I never thought I would say this: I have been eating an all gluten- and dairy-free diet for about two weeks now.
I saw a naturopathic doctor for stomach pain. I have always had a sensitive stomach. Since I was a teenager I have experienced months-long periods of daily, unexplained stomachaches. Traditional doctors thought it was an acid-reflux-type condition, so I was always taking antacids and avoiding acidic foods. Sometimes this treatment would work and sometimes it wouldn’t. When my mom so generously offered to pay for me to see the naturopathic doctor, I figured I might as well try. I am going back to Paris for another year in September, and I didn’t want to be dealing with this issue there.
More and more people are becoming sensitive to gluten and dairy in recent years. I suppose this is why at my appointment, my doctor recommended that I do a super-healthy gluten- and dairy-free diet. She took it one step further and limited my fruit servings to 1-2 per day and upped vegetables to 6-10! I am also supposed to try to avoid dried fruit, fruit juice, bananas, potatoes, peas, and corn. Because I have previously had problems with coffee, tomatoes, and jalapenos, I have to continue to avoid those as well. The plan is to follow this healthy diet for two weeks in the US and then 1-2 weeks after I arrive in Paris, then gradually start adding foods back in to see what is causing the problem.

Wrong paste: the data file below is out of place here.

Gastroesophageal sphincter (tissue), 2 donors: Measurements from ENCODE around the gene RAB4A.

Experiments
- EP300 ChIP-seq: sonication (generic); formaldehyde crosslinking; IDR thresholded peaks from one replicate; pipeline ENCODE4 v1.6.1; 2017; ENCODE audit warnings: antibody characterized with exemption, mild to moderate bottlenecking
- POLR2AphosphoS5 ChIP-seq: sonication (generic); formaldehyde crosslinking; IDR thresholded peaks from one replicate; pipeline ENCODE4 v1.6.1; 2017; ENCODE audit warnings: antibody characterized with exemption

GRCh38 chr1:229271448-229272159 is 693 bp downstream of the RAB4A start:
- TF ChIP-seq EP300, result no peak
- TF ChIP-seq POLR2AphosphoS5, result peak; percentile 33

In the past, I would notice blogs, recipes, cookbooks, and packaged foods here and there boasting “gluten-free!” and never thought much more than, wow, I’m glad I don’t have to worry about that. I don’t know anyone personally who has gluten issues, (although I know several people who have varying levels of sensitivity to dairy) so it just never seemed like a big deal. At least not to me personally.
Well, I get it now! American food culture, while very diverse, is not set up to accommodate either of these dietary restrictions. Even vegetarians still have a hard time staying true to their diet choices, depending on which region they are in. (On a trip to Montana in high school, chicken was offered for the vegetarians with all seriousness!) If you are gluten- or dairy-free, it can be difficult and frustrating to eat out, because menu options are severely limited. But if you are both gluten- and dairy-free like I am right now, you can pretty much forget about eating out.
This has been such a challenge. I thought the hardest part would be saying no to things like pasta, cheese, baked goods and coffee. In fact, aside from the caffeine withdrawal I went through for the first four days, the hardest part has been community eating. It’s only been two weeks, but I already have numerous stories about situations where I couldn’t eat what everyone else was eating. At a traditional English tea with countless cakes and cookies, complete with freshly whipped cream, I ate only grapes. At a fancy restaurant in Napa, I couldn’t order a fancy-sounding ravioli dish or share the goat cheese appetizer; I had a plain salad and some meatballs. A coworker brought donuts specially from Portland for the office…I could continue, but I might start crying. (Just kidding…sort of.)